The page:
Into Russia of a system of universal and
compulsory education. With now things
Ruch as these, with tho Franco-Russian nl
1 lance, with tho extension of Russian power
in Eastern Asia, with tho Trans-Siberian
railroad, with tho growth of Russian In
dustries, commerce nnd shipping, great in
deed is the ndvnnco of Russia In our times.
Life to Russia I always our friend.
Whnt Wo Illd for the Spanish-American
In the July number of tho Xorth Ameri
can Review tho Mexican Minister, Seflor
Romero, declared that tho revolted Span
ish colonies on tho American mainland
established their Independence, wlthoutald
from any outside source, and denied that
tho United States ever rendered them
material or moral assistance. This asser
tion is denied by Hon. tho II. D. Money,
Senator-elect from Mississippi, in tho cur
rent number of tho same periodical.
Before noting some of tho effective points
In Mr. Money's reply to Seflor RoMEno, wo
should direct attention to the fact that tho
United States were In a peculiar position
with regard to Spain throughout the strug
gle of her American colonics for their in
dependence. During the whole of that con
test we were engaged in negotiations with
their mother country In which national
vital Interests of our own wero Involved.
We havo in mind, of course, the necessity
of settling the boundary line between
the Louisiana Territory and Texas, and
also the importance of acquiring Flor
ida, but for which tho present States
of Alabama and Mississippi would havo
had no direct outlet to tho Gulf of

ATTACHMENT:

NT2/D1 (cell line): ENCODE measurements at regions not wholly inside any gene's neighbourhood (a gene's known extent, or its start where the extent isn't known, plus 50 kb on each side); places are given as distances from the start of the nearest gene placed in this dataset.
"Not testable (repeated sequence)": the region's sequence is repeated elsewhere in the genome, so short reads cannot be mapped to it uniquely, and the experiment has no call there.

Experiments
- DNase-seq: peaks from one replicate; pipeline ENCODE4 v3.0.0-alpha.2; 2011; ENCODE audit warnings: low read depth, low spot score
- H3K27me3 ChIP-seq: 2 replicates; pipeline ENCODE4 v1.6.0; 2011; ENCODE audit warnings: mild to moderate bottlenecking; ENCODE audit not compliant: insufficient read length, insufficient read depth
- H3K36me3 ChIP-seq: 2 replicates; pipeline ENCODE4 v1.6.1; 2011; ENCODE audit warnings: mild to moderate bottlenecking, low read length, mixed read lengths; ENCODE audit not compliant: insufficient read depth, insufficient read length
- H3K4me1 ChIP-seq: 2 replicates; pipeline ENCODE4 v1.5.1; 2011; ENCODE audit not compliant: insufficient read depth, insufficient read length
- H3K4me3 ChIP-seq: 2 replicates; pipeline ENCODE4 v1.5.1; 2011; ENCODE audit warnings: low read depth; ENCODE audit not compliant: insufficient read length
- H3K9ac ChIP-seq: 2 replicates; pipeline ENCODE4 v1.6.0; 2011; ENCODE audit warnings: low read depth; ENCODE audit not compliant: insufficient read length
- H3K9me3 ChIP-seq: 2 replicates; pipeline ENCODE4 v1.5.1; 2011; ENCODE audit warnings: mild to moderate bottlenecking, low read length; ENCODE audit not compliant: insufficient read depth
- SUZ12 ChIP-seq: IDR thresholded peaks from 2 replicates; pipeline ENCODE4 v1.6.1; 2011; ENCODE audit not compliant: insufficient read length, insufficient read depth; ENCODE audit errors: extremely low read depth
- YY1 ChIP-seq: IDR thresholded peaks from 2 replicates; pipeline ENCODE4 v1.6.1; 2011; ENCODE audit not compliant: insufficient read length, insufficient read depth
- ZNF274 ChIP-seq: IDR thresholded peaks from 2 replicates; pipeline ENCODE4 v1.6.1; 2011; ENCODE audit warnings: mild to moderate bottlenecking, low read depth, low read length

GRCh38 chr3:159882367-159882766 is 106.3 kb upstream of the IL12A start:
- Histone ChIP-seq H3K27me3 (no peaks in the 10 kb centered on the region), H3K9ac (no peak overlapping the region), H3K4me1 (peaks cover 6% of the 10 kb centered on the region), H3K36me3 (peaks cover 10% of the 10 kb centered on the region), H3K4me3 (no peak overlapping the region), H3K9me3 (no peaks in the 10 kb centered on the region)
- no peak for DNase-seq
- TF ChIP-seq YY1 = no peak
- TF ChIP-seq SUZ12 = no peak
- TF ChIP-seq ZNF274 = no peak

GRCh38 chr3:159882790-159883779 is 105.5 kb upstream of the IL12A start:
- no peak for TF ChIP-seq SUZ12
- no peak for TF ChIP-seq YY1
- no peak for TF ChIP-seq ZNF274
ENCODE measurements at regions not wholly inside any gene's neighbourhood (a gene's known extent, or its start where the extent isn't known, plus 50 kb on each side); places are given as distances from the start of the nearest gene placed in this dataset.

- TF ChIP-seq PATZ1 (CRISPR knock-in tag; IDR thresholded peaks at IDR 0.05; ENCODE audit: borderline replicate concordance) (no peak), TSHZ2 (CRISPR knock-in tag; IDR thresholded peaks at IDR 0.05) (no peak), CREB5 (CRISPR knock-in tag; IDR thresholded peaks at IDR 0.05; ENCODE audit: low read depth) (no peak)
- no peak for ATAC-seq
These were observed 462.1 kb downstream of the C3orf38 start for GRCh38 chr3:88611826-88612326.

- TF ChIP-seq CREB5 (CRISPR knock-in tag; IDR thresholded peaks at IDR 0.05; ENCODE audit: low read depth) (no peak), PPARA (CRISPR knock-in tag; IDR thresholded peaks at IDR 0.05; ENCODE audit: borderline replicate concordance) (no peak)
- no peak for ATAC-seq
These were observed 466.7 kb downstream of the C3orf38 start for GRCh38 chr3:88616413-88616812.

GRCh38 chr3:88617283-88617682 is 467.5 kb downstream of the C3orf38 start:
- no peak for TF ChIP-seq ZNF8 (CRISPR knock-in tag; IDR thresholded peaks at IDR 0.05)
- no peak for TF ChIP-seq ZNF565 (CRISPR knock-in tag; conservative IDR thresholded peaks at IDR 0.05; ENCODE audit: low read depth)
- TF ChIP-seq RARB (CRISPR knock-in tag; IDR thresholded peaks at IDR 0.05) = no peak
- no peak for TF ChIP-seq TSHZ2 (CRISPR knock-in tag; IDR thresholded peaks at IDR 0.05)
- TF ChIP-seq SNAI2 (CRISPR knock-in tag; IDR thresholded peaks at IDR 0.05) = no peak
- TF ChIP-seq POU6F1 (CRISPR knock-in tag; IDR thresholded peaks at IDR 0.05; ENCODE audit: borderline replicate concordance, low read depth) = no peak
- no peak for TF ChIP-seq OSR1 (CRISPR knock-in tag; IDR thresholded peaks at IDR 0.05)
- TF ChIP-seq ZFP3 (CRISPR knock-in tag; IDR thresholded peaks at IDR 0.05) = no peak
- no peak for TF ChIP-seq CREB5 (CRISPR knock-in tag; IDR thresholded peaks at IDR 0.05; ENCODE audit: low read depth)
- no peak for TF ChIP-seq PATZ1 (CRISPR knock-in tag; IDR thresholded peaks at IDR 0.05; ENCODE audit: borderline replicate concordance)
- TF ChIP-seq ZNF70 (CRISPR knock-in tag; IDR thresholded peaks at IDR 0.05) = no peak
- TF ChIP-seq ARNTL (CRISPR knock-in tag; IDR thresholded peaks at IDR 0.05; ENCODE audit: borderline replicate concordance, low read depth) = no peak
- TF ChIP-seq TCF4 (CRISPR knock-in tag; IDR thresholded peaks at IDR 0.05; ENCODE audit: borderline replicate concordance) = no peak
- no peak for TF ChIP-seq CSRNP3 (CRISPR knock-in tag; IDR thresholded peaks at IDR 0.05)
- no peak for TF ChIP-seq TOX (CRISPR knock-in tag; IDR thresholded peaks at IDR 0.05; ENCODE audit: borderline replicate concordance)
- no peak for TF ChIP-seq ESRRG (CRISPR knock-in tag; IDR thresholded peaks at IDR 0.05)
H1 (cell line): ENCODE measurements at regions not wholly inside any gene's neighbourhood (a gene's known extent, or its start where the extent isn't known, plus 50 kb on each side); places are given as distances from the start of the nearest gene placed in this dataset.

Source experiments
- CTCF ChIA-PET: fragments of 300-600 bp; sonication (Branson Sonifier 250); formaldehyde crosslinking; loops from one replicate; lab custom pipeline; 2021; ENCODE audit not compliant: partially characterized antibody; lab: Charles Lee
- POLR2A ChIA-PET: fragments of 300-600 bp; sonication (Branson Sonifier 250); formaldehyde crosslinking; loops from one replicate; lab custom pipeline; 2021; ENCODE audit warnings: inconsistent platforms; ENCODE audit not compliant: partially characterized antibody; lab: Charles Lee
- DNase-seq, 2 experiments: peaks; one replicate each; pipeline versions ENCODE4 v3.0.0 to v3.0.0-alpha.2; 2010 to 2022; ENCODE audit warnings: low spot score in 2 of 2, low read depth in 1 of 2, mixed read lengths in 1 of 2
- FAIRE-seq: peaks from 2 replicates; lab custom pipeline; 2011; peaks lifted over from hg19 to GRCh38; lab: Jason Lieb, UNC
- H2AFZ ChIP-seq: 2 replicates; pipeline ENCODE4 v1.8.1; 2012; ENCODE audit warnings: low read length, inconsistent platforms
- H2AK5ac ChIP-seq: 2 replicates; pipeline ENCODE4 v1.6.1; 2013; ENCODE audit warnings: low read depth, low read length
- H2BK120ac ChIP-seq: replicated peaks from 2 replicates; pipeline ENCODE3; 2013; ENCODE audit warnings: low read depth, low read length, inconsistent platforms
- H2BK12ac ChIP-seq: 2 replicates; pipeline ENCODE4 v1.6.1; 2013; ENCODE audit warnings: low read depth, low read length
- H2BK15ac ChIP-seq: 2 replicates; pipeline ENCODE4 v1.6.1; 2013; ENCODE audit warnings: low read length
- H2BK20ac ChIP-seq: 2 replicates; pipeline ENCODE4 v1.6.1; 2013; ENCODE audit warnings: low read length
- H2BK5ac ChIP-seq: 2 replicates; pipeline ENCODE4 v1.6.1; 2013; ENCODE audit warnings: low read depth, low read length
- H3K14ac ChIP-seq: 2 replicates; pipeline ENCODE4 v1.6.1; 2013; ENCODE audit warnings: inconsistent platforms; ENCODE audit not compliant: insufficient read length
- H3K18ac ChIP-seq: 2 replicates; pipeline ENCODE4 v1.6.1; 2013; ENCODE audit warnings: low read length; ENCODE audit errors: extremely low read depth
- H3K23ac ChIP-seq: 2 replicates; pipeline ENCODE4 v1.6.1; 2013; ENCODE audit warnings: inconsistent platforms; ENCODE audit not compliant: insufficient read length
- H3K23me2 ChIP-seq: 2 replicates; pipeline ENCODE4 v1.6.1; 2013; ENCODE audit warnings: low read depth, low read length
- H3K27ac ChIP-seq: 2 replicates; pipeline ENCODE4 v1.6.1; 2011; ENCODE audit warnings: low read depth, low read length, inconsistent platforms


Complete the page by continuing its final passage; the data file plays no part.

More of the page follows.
Mexico. Until tho desired arrangements
with relation to thoso matters could be
brought about, it would have been quixotic
on tho part of nn American President to
recognize tho Independence of Spanish
American colonics. Nevertheless, Just such
n quixotic act was ultimately performed by
President Monroe when, in 1822, after
waiting much longer than Henry Clay
thought ho should havo waited, ho con
sented to recognizo tho independence of
some of tho Spanish-American republics.
Another thing to which neither Seflor
Romero nor Mr. Money seems to pay suf
ficient heed is tho fact that although wo
deferred tho recognition of thoso colonics
as independent until 1822, wo recognized
them as belligerents nnd conceded to them
nil the rights of neutrals almost from tho
outset of tho troubles. This is a fact
abundantly attested In our official pa
pers, and conspicuously in n message
of President Monroe, and in tho In
structions given by J. Q. Adams, Mon
rol's Secretary of Stote, to Richard
Ron. United States Minister to Eng
land. Now wo need not say that the
concession of belligerent rights to tho
Americnn colonics was of tho utmost mo
ment to them, nnd for that reason was
made the subject of continual protest on
tho part of tho Madrid Government. Wo
havo not as yet made any such concession
to the Cubiiu revolutionists, nnd herein
lies tho capital difference between our
treatment of them and of their brethren on
tho mnlnlnnd of Spanish-America.
From tho moment that wo recognized tho
Spanish-American colonics as belligerents,
and observed a strict neutrality between
them and their mother country, wo ren
dered them material assistance of tho very
kind for which tho Cubans petitioned in
vnln during tho ten years' war, and for
which they have us jot petitioned fruit
lessly during the present struggle. As to
our alleged withholding of moral support
from tin Spanish-American colonies, Mr.
Money cites by way of answer resolutions
repeatedly passed in Congress to tho effect
that tho Federal Legislature would second
tho Executive in any constitutional effort
he might make for tho benefit of the re
volted rolrmli'H. On tho Interest expressed
through tho press and other channels of
publicity, as early as tho nbortlvo c.
peditlon of Miranda, It would bo superflu
ous to dwell. Tho truth Is that President
Monroe himself, although ho gave scru
pulous heed to tho maintenance of neutral
ity between the parties to tho contest, a
lU'Utiulfty which, we repeat, the Cubans
havo asked for In vain, ocr nnd ocr
again, expressed, not only privately, but
officially, the wurni interest with which
he followed tho efforts of tho revolutionists
to mako good their independence. In theso
expressions tho members of his Cabinet,